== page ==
Different types of grasses should be fertilized at different times of year for optimum health and growth. Warm-season grasses, like zoysia grass, Bermuda grass, and Augustine grass, should be fertilized in spring.
Cool-season grasses, like ryegrass, fescues, and Kentucky bluegrass, should be fertilized between late summer and fall.
The real planning of lawn fertilizer application depends upon your area and the kind of grasses you have.
Guide for Fertilizing the Lawn as per Season:
Before fertilizing the lawn, you should understand your grass type, your growing zone, and, therefore, the best fertilizer for the work.
Find Your Grass Type:
There are two kinds of grasses: warm-season grasses and cool-season grasses. As well, an outsized cross-breed of grasses is considered transitional.
This suggests that they will be grown successfully in the areas where the weather is typically too warm for cool-season grasses and too cool for warm-season grasses.
Your lawn fertilizer schedule will depend upon the type of grass you’ve got, but remember that it takes constant commitment to your routine to ensure year-after-year success.
On the off chance that you prepared your lawn the previous fall, particularly late in the season, at that point, the slow-release fertilizer will help grass development in the spring.
Fertilizer makers or lawn care organizations may advise you to treat your lawn in late winter; however, all things being considered, think about the advice from trained professionals and soil specialists who say to hold off.
When cool-season grasses rouse in the spring, they enter into a development cycle when the root system starts developing and starts holding soil.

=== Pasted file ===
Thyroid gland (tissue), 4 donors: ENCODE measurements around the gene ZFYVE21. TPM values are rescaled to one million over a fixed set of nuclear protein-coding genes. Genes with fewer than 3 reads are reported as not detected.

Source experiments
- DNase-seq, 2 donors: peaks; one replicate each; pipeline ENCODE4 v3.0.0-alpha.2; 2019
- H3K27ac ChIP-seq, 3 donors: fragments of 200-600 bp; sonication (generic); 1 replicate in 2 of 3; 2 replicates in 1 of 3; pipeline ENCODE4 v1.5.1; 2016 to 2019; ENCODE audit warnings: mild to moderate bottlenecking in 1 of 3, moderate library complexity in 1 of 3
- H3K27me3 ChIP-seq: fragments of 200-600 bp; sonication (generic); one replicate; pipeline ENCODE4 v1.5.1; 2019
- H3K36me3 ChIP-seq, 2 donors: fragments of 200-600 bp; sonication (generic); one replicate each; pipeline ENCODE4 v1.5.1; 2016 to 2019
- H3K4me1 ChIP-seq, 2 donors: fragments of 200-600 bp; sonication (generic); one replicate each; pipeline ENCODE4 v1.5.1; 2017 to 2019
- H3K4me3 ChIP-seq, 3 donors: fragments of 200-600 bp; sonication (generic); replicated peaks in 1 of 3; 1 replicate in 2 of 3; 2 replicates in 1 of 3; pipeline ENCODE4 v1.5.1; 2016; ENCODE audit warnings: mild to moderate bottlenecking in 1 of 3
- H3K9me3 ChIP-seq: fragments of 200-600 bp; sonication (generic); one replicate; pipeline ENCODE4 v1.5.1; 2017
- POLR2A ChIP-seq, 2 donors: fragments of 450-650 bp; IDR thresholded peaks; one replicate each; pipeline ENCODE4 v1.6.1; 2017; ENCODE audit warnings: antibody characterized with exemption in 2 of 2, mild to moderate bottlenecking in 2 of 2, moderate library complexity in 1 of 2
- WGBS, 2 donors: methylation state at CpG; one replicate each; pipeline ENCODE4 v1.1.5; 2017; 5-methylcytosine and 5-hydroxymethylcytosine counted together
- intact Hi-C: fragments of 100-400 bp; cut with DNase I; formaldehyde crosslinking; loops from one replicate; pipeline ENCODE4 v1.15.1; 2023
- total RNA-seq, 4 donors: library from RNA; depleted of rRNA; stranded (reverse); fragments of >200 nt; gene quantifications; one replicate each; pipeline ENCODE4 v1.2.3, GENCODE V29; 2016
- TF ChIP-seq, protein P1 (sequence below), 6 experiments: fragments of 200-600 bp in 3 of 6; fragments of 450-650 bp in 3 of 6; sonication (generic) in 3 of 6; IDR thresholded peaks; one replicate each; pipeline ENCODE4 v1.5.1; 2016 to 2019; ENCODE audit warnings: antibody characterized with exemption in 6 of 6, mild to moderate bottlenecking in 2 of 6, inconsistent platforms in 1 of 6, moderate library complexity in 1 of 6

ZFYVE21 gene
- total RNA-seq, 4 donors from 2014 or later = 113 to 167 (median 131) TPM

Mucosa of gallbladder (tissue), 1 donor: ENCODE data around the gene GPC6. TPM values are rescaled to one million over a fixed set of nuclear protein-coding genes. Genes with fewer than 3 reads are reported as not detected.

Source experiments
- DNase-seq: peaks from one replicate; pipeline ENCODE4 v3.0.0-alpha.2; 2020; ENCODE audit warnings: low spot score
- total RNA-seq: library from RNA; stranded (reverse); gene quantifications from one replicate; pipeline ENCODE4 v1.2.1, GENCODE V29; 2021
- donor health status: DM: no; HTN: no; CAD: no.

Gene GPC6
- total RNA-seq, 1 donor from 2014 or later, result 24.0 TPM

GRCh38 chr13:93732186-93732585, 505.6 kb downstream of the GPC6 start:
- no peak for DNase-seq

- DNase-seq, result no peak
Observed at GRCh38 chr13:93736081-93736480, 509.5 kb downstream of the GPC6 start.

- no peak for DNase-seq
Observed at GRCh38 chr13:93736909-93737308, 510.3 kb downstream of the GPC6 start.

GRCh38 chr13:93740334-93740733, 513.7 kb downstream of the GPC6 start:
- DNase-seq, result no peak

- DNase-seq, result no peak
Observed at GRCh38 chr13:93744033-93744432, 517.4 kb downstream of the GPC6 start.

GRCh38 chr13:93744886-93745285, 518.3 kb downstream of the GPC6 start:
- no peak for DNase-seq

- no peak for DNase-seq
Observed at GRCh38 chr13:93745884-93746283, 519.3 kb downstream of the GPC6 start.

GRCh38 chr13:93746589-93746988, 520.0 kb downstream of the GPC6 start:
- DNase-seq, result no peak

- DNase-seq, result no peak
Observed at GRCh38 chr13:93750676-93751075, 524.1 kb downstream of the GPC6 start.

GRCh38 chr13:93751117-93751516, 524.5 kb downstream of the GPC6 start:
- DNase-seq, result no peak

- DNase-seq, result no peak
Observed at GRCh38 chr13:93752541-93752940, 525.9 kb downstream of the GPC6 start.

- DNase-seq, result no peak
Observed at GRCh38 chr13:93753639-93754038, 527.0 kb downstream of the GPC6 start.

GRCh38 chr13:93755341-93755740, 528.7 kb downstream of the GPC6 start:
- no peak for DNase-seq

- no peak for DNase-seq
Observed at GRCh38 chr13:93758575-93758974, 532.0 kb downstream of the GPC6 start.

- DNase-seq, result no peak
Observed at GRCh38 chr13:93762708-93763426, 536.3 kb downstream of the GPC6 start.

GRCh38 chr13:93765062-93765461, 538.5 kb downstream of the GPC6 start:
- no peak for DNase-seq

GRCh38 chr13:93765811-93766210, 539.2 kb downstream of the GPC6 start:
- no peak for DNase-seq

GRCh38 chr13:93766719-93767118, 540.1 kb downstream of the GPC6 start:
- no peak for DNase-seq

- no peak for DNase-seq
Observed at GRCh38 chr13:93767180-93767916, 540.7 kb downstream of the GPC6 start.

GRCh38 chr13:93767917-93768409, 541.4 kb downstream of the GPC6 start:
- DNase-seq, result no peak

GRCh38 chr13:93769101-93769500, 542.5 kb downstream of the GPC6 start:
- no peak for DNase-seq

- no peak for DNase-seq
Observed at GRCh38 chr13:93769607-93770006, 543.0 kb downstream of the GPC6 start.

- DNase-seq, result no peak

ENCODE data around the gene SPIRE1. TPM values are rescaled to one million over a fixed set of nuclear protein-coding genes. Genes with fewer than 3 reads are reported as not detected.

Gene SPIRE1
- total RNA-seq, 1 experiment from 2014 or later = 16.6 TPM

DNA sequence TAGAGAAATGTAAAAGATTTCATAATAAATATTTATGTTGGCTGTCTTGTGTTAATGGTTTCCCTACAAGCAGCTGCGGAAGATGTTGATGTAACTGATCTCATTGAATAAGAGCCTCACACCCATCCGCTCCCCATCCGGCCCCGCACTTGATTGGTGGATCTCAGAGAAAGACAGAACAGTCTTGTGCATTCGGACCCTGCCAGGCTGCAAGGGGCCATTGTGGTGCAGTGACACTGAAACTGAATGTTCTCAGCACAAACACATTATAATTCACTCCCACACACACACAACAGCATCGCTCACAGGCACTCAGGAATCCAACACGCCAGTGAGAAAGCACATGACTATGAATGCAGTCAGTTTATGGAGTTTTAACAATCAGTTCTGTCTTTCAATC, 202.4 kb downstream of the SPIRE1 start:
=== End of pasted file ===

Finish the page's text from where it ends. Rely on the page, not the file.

Stand by until the pre-summer (late May or early June), not long before the warmth of summer starts and after the grass is flourishing.
Taking care of your lawn now will prepare the grass for summer. During the scorching summer months, the grass will start to stop growing and start to lose energy.
Using 3/4 to 1 pound of normal nitrogen-based fertilizer will permit the grass to regain its energy and avoid the damage of summer.
Summer and Fall Application
Warm-season grasses flourish in the warmth of the summer and can be treated all through the developing season. Be that as it may, cool-season grasses are in a defensive mode during the warmth of the summer.
Forgo applying fertilizer to a lawn in mid-or pre-fall if you live in an environment where cool-season grasses are in your lawn. A cool-season lawn should require nothing other than water until September.
Most lawn specialists suggest a small portion of fertilizer in the right on time to mid-fall. This application will help construct a healthy root system going into winter and restart the developing cycle in the spring.
You are not hoping to return your lawn to the green of summer. Heading into winter, you can anticipate a pause in your lawn’s growth and the deficiency of its green color.
Transitional Zone Application
If you reside during a transitional zone, you have a mixture of warm- and cool-season grasses, which will require extra care at different times.